Posts by flares

I am a critic and researcher of sf, with interests in queer theory, postmodernism, psychoanalysis and other long words. I have various blogs.

Rosmer Home from Home

Henrik Ibsen, Rosmerholm (directed by Ian Rickson, Duke of York’s Theatre)

I thought I’d never seen any Henrik Ibsen — aside from The Master Builder and perhaps Ghosts on the telly — but I did teach A Doll’s House twenty years ago. Rosemerholm (1886) is quite a late play, but I’ll avoid saying much more until I’ve read the whole play — and I’ll discuss that in a less spoiler-free blogpost.

Rosmerholm
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Peter Parker’s International Vacation

Jake Gyllenhaal has a strange look in his eyes for the first half hour — “I was nominated for a Oscar,” they say, “I used to do low budget quirky cult hits.” He’s a superhero from a parallel dimension, here to do battle with four Elementals that want to destroy this Earth as they destroy his. And it just so happens Water hits Venice when Peter Parker is on his school trip.

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Oh my baby, baby, I love you more than I can tell

Only You (Harry Wootliff, 2018)

For a good half an hour, this film feels too good to be true. I knew it was an unlikely love story, but I immediately assumed that the bear shown in the first few shots was the lover. In fact, settled status Spaniard and arts administrator Elena (Laia Costa) is pipped to a taxi in the early hours of New Year’s Day by DJ and PhD marine biologist Jake (Josh O’Connor) and after arguments over who saw the cab first and her deciding to walk home and he offering to walk her home, they end up going back to her flat to listen to Elvis Costello. The attraction is immediate, even though she’s 35 (but won’t admit it at first) and he is 26.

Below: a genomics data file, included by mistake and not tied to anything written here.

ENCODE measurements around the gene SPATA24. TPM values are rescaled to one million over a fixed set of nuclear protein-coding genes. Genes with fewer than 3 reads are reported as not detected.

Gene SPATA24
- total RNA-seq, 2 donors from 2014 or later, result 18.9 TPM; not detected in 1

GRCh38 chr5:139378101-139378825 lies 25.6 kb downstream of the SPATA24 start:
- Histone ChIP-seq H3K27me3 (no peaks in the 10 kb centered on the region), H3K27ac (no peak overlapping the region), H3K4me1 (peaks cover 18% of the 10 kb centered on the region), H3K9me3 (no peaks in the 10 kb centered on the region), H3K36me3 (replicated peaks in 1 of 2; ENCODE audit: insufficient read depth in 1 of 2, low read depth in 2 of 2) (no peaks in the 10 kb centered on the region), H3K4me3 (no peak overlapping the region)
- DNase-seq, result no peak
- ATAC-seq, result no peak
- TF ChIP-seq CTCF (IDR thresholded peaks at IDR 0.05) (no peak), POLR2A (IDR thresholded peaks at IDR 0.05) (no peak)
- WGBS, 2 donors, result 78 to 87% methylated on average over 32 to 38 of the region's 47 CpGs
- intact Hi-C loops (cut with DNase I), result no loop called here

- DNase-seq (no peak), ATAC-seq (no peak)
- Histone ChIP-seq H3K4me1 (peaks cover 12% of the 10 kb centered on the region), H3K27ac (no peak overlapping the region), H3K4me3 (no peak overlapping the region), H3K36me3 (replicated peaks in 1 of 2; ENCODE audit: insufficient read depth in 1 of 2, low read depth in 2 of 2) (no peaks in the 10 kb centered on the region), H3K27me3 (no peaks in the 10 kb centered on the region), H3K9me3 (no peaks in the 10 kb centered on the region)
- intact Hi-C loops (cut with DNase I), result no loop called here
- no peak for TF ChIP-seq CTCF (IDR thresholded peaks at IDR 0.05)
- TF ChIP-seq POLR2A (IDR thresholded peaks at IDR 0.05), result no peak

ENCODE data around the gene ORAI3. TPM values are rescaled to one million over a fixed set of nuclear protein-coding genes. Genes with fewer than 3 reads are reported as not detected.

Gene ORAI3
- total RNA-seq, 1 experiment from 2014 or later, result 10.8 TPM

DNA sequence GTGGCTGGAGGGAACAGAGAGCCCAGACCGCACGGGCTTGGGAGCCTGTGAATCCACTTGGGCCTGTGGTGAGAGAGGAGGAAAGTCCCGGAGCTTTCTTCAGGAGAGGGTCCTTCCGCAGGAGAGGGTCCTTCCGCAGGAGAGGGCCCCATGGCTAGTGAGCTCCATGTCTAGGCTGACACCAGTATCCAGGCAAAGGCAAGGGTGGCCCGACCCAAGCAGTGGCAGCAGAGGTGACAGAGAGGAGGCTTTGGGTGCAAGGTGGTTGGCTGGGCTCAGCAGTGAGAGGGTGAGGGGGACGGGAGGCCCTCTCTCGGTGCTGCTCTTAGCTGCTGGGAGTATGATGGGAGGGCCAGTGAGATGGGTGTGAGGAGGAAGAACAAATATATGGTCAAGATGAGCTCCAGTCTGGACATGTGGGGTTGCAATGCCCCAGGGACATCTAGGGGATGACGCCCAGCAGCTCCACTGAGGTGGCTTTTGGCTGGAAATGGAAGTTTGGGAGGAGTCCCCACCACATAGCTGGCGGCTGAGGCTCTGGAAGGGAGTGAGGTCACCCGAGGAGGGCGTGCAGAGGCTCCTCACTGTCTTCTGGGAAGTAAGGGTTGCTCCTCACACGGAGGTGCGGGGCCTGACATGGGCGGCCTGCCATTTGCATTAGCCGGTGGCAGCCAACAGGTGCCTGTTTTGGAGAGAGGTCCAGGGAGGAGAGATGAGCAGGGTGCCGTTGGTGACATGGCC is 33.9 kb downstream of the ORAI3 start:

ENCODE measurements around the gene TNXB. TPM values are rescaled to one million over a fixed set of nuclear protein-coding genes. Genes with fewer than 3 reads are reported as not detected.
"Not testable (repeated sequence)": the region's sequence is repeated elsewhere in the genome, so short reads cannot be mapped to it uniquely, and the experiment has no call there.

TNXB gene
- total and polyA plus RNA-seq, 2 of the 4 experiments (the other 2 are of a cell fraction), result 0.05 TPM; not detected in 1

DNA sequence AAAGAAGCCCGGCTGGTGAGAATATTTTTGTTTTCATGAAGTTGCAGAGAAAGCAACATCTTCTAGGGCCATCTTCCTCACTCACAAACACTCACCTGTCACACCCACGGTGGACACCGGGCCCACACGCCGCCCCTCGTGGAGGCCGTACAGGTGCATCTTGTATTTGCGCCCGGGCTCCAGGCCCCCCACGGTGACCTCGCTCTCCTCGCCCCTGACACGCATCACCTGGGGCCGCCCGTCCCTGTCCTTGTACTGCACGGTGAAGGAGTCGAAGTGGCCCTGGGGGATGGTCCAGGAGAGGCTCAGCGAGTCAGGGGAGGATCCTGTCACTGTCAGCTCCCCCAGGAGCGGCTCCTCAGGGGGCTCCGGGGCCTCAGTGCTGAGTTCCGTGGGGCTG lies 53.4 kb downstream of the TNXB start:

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Munch’s Oslo

I’m scrambling down a granite and grass hillside, increasingly realising that whilst this is path, it isn’t the path. I’m wary of checking the phone, because I’m at 70% of battery life and the cable is dying. Frankly the phone is dying. Somewhere to my right is a music festival, and I see cars and people passing by on the road I’m aiming for.

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Immaterial Girl

In Fabric (Peter Strickland, 2018)

Remember when the 1970s was the decade that taste forgot? Thirty years of Tarantino pastiche have summoned the visuals back, and it has been embraced by a generation of British horror directors, including Peter Strickland, whose Duke of Burgundy left me indifferent. There’s a mix here of Dennis Wheatley and Spearhead from Space and Don’t Look Now and Hammer and God help us Are You Being Served?. And Dario Argento, although this film is more rosso than giallo. It can’t be present day, because blind dating is committed via newspapers rather than apps, and money is sent through airtubes in department stores, but not all the of the phones are rotary dial. And there isn’t any racism, despite the position of the Black British heroine.

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Exhibitions for Expotitions — July Update

I used to maintain a list of exhibitions, because I kept missing stuff. I’ve recreated  this, as it went out of date, and obviously this takes time. I’m based in the south-east UK so, with the exception of Dublin, Edinburgh, Glasgow and Tate St Ives, it’s stuff I can do in a day trip (unless I want to make an exception). I can’t pretend to completist (especially now I’m rebuilding) but let me know of stuff I’ve missed and I may add.

Information is presented in good faith — check opening days/hours before travelling and whether stuff is free.

I recommend the National Art Pass for discount — this and Tate/Royal Academy membership pay for themselves if London is getatable.

[Still to add: BALTIC 39, Courtauld Gallery,  Museum of London, Museum of London Docklands, National Museum of Wales, New Art Gallery, Norwich Castle Museum, Strawberry Hill House, The New Art Gallery, Towner, among others]

A longer list is here — andrewmbutler.blog/exhibitions-for-expotitions-updated-11-june-2019/ — and I will add an alphabetical listing. If I could teach myself mail merge, this would be easier (it Americanises dates).

 

Closes July 2019